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The Gift of Depression

So you’re driving along in your life and the Check Engine light comes on. You ignore it, maybe even put some tape over it. You hear a clunking sound; you turn up the radio. All of a sudden, the engine seizes up. You can’t move forward. It’s lonely and foggy out here. You look around and the reality hits you: “I am Depressed.”

The most insidious quality of Depression is that it steals the energy that allows you to do the things that will help you feel better. If you either cannot sleep or can’t get out of the bed, you are drained of the energy to be with people, feed yourself well and exercise. Your self-worth drops; those things that brought you joy only cause numbness. It’s time to get thee to a mechanic.

The recipe for recovery typically involves two parts (although not always!):

Part 1: Medication, and Part 2: Psychotherapy.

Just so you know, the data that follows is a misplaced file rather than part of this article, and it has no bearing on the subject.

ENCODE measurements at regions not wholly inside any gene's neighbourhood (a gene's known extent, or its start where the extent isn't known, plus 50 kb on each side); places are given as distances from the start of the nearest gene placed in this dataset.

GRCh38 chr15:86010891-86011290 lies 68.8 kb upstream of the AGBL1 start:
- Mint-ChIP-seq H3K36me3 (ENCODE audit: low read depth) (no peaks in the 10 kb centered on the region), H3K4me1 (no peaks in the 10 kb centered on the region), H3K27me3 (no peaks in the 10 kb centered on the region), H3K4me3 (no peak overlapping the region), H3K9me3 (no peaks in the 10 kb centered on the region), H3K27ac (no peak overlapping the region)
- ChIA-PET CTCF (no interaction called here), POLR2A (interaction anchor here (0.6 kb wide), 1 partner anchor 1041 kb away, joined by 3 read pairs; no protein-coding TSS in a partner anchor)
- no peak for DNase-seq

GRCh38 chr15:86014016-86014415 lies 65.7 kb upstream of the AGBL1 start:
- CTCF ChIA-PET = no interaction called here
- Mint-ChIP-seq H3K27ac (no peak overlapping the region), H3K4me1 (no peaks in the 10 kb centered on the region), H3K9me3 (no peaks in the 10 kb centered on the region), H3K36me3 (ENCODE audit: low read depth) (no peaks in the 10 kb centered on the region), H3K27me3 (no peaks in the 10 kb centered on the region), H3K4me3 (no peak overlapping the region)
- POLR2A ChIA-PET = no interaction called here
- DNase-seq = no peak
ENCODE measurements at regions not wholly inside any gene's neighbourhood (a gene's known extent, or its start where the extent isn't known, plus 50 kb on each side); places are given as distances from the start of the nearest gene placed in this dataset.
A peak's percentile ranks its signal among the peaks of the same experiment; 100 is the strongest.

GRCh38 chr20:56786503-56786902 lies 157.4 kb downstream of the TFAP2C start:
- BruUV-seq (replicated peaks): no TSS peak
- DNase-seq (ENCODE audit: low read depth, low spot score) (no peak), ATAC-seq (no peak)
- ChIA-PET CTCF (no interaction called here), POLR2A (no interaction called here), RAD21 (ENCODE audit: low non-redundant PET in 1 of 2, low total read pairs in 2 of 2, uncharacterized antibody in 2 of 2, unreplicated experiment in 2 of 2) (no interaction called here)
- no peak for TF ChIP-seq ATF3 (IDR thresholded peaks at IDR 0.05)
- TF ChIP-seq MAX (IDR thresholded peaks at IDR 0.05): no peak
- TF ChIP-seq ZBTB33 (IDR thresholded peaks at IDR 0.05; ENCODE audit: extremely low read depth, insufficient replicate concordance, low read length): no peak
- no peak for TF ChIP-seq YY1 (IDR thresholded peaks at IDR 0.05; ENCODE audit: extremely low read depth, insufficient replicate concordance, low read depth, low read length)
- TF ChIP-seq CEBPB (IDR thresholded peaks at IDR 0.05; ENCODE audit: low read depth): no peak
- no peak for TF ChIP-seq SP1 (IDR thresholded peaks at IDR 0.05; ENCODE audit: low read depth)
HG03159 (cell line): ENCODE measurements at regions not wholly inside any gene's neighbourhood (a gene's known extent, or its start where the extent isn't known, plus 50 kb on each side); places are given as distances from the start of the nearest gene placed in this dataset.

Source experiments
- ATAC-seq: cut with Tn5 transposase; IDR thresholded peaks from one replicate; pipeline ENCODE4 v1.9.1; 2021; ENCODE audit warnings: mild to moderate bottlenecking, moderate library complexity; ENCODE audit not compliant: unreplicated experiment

Some folks try to omit one ingredient. One way to think of it is that sometimes Part 1 gives you the strength to do the things that you learn about in Part 2.

As someone in charge of Part 2, I view Depression as a gift (if used properly!). The gift is that it can be the impetus to reach out for help. Seeking therapy is both a gift to yourself (how awesome to be able to talk about yourself for an hour) and a courageous act (you may make discoveries that push you out of your comfort zone.) Sometimes the places where you get stuck are unconscious remnants from your childhood: exploring your patterns with an outside observer may help you move your life in a new direction.

I have noticed a number of themes amongst my clients battling Depression.

Lack of connection.

An older single man found himself eating boxes of cookies every night to soothe his Depression. His alcoholic mother had not filled his emotional tank when he was a kid; as an adult he had trouble comforting himself when he was alone. A former alcoholic himself with 20 years of sobriety, he was encouraged through therapy to re-started attending AA meetings each morning. He made breakfast dates and dinner dates. He plugged his friends’ numbers into his cell phone and scrolled through his address book when he felt lonely (instead of hitting the cookies). Over time his Depression lifted as he internalized the awareness that he was loved and an important part of the web of human existence.